Philippines Lifts 4-Year-Old Ban on Open-Pit Mining

Jeoffrey Maitem and Mark Navales
Cotabato, Philippines
Philippines Lifts 4-Year-Old Ban on Open-Pit Mining An open-pit mine is seen in Claver town, Surigao del Norte province in southern Philippines, Feb. 22, 2021.
Mark Navales/BenarNews

The Tampakan copper-gold project in the southern Philippines, one of the largest mines in Southeast Asia, is expected to be among those permitted to resume operations in the country after the central government lifted a ban on open-pit mining.

Environment Secretary Roy Cimatu signed the order on Dec. 23, lifting the four-year-old ban on the open-pit mining for copper, gold, silver and complex ores in the country, according to a copy of the order seen by BenarNews this week.

The change is to “revitalize the mining industry and usher in significant economic benefits to the country by providing raw materials for the construction and development of other industries and by increasing employment opportunities in rural areas,” according to the Department of Environment and Natural Resources (DENR) administrative order no. 2021-40.

At the same time, the government established “enhanced parameters and criteria for the types of surface mining methods” to address environmental issues, the order said.

The DENR said mining permit holders will be required “to conduct baseline information gathering and evaluation and incorporate the same in the mining project feasibility study” and present the study to the government for approval.

In open-pit mines, minerals are extracted from the ground while underground mines require tunnels. Environmentalists have said open pits are particularly damaging to the environment since more ore needs to be mined even as plants and animals are virtually eliminated.

The ministry’s order is expected to open the door for big-scale mining projects to be revived, including the Sagittarius Mines Inc.’s $5.9 billion Tampakan gold-copper project, the Philippines’ largest minefield, in South Cotabato.

Apart from substantial copper and gold reserves, the Philippines is a significant nickel producer. In 2015 mined about 420,000 tons of nickel, the metal derived from nickel ore – about 20 percent of global supply.

These were mainly shipped to other countries, led by China, to make other semiconductor products.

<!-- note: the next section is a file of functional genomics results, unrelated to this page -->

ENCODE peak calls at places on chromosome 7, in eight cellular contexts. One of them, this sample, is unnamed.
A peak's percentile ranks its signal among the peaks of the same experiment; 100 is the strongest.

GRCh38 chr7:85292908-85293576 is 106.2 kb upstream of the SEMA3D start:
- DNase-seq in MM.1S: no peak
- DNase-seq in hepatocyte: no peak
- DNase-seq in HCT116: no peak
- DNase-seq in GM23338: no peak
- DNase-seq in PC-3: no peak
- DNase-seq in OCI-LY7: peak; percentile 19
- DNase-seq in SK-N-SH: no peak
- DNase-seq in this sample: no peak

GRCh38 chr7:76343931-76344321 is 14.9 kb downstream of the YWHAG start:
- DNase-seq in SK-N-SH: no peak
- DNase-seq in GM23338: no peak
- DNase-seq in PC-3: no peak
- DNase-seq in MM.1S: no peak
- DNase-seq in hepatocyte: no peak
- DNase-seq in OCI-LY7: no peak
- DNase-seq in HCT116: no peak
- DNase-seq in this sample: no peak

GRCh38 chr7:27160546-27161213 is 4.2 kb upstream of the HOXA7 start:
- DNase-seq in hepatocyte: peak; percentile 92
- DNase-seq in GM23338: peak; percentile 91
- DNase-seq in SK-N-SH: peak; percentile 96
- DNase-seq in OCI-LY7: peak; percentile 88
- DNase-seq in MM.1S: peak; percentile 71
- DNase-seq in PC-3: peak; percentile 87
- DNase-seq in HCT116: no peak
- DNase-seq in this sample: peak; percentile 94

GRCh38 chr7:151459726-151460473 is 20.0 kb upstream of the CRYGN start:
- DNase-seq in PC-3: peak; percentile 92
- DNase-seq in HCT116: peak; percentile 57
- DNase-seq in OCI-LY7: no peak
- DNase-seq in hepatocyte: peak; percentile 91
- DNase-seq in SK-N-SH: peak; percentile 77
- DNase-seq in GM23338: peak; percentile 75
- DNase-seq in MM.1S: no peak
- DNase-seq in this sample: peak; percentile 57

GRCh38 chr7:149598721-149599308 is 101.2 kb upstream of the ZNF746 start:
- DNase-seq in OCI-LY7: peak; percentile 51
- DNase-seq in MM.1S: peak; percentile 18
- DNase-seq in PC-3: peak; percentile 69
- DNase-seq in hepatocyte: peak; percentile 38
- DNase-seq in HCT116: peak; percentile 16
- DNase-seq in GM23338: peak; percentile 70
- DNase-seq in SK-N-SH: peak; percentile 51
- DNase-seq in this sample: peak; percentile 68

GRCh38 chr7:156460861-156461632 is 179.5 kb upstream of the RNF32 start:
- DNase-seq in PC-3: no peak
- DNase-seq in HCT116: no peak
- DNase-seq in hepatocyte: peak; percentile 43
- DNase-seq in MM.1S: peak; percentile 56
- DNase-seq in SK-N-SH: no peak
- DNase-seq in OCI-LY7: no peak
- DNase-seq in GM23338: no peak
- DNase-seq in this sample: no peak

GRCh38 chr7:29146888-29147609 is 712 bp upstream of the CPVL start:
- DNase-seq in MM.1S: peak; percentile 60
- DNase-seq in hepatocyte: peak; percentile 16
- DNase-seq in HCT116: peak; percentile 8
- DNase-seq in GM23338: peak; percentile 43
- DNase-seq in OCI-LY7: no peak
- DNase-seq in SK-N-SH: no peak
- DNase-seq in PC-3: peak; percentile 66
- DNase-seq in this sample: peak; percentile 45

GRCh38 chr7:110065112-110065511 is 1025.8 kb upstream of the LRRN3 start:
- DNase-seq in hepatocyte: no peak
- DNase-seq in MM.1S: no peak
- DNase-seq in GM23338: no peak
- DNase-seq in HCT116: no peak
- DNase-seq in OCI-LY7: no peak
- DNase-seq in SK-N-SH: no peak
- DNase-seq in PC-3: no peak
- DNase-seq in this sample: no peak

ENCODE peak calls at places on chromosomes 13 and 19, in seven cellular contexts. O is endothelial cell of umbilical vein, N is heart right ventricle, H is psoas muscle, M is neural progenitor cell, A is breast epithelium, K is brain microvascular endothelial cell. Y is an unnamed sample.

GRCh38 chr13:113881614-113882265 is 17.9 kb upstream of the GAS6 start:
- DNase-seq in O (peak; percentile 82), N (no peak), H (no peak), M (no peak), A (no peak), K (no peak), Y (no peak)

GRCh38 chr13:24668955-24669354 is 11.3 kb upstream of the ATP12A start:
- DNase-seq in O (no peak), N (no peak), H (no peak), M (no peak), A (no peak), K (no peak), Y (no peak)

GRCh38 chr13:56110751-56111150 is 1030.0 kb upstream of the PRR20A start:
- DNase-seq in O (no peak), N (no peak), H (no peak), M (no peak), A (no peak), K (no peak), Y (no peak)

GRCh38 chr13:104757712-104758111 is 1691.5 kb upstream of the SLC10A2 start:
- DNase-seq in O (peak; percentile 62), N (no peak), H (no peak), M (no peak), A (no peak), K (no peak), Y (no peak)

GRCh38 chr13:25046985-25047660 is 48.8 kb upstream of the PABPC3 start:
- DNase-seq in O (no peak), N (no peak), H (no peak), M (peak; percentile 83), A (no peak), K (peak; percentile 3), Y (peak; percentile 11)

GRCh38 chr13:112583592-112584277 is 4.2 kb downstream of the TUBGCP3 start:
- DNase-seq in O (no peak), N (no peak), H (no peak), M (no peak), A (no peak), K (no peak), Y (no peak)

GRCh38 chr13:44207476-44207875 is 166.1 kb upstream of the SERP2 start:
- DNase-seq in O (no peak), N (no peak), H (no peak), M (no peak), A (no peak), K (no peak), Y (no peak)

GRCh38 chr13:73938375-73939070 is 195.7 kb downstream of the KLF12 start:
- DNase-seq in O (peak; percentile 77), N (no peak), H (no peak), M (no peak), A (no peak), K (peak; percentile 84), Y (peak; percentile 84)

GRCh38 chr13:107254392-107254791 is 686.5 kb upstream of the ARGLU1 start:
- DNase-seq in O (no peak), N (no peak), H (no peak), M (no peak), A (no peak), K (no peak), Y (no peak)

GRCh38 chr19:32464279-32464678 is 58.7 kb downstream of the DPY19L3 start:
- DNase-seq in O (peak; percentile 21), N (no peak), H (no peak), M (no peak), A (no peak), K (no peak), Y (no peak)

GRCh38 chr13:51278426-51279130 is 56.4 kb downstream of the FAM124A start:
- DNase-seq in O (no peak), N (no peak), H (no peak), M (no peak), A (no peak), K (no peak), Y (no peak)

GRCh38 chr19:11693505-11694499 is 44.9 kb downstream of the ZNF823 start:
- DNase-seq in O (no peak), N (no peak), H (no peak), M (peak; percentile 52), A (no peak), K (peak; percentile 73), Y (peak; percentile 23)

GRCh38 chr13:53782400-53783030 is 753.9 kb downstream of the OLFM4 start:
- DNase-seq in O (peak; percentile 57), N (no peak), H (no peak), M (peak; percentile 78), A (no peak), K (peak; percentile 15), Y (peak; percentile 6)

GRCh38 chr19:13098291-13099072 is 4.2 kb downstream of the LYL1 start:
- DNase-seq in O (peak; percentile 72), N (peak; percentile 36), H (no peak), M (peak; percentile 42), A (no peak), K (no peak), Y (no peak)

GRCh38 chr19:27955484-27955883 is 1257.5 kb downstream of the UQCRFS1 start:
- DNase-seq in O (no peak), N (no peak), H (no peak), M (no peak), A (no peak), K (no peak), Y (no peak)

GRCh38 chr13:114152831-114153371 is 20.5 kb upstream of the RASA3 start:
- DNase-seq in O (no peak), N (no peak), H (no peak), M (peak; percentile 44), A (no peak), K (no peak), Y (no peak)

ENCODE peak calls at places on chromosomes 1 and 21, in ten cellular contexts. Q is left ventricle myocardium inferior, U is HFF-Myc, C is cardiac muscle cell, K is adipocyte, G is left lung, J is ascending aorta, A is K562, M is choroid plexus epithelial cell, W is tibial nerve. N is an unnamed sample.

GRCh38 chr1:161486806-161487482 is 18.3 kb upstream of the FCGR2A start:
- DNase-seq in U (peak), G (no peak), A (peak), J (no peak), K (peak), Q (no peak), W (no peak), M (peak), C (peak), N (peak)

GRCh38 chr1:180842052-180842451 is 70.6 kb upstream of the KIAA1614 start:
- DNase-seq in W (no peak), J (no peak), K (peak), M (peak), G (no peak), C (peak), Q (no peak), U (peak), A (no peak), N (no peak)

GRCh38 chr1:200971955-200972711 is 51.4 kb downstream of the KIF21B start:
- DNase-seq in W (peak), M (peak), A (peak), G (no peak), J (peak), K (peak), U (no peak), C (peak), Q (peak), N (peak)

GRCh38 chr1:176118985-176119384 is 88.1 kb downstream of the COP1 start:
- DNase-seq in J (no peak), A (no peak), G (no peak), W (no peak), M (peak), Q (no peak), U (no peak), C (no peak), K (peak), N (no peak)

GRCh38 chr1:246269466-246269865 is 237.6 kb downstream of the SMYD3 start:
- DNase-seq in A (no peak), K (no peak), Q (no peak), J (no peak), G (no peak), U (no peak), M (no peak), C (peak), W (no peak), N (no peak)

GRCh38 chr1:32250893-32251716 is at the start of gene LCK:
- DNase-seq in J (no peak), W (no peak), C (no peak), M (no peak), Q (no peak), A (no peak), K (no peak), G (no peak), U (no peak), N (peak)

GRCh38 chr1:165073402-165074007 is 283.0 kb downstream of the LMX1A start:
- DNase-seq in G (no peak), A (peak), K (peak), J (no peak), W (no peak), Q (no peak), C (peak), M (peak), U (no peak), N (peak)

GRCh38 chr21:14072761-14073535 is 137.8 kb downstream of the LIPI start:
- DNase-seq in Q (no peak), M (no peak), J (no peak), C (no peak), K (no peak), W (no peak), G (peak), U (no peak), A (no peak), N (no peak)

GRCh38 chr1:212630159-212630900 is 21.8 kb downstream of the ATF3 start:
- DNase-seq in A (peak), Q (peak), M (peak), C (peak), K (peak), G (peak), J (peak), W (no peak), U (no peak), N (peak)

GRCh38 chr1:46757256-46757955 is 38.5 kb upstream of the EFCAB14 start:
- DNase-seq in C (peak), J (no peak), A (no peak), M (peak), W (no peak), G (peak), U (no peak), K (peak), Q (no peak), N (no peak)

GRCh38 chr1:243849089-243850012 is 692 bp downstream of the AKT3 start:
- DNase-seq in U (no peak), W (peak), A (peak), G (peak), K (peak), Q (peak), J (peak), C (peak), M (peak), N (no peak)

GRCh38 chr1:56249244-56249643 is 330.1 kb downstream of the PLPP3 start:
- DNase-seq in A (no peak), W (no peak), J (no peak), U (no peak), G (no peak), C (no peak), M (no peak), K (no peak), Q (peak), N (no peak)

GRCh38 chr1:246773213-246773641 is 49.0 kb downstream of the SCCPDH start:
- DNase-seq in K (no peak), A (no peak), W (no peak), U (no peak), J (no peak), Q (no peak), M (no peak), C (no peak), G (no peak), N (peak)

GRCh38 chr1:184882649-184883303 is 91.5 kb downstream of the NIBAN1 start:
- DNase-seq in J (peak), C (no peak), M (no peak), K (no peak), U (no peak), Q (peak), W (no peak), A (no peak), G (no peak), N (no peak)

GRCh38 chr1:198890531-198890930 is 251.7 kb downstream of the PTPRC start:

Environmentalists link mining, typhoon

Leon Dulce, the national coordinator of Kalikasan People’s Network for the Environment, condemned the move to lift the ban. He blamed mining firms for the devastation of watersheds that contributed to the recent calamity wrought by Super Typhoon Rai, known locally as Odette, which killed nearly 400.

He also called on “all pro-environment Filipinos to unite and defeat” the pro-mining alliance.

“We must challenge all opposition forces to champion the reinstatement of the open-pit mining ban and the moratorium on new mining projects,” Dulce said in a statement on Wednesday.

“The promise that this move will bring in money for economic recovery is nothing but disinformation,” he said. “For every 10 pesos worth of minerals they will plunder, only a peso will return to the Philippines.”

Jaybee Garganera, convenor of the Green Thumb Coalition, called lifting the ban “a cruel Christmas gift from DENR and a truly ironic act of cowardice and betrayal” from President Rodrigo Duterte.

“At this time when climate change brings devastating typhoons such as Odette [Rai], lifting the ban on open-pit mining is a short-sighted and misplaced development priority of the government,” Garganera said.

“Once again, the Duterte regime puts more premium to its flawed economic agenda categorizing destructive mining as an ‘essential industry’ as part of the pandemic recovery.”

The Chamber of Mines of the Philippines (COMP), meanwhile, praised the DENR order.

“We welcome the decision to lift the ban on open-pit mining. As most mining applications propose the use of the open-pit method, this decision will enable the industry to contribute more to our country’s economic recovery, particularly from the devastating effects of this ongoing pandemic through investment promotion, job creation and poverty alleviation,” COMP said in a statement, according to Philippine media.

“Open-pit mines can be operated safely, according to globally accepted standards, and can be rehabilitated properly in a manner that provides alternative and productive land use after the life of the mine,” it said.

The order repealed the directive of the late Environment Secretary Gina Lopez, an anti-mining advocate who implemented the ban in 2017 over concerns regarding environmental destruction and displacement of locals.

Lopez became the bane of big mining companies after an audit she ordered found they allegedly severely damaged watershed areas. She called for the closure of 23 mines, suspended five others and canceled 75 contracts.

Just 10 months into her term, congressmen rejected Lopez’s appointment amid lobbying by mining firms. Duterte then let her go.

Her death in 2019 from natural causes was mourned by environmental and anti-mining groups.


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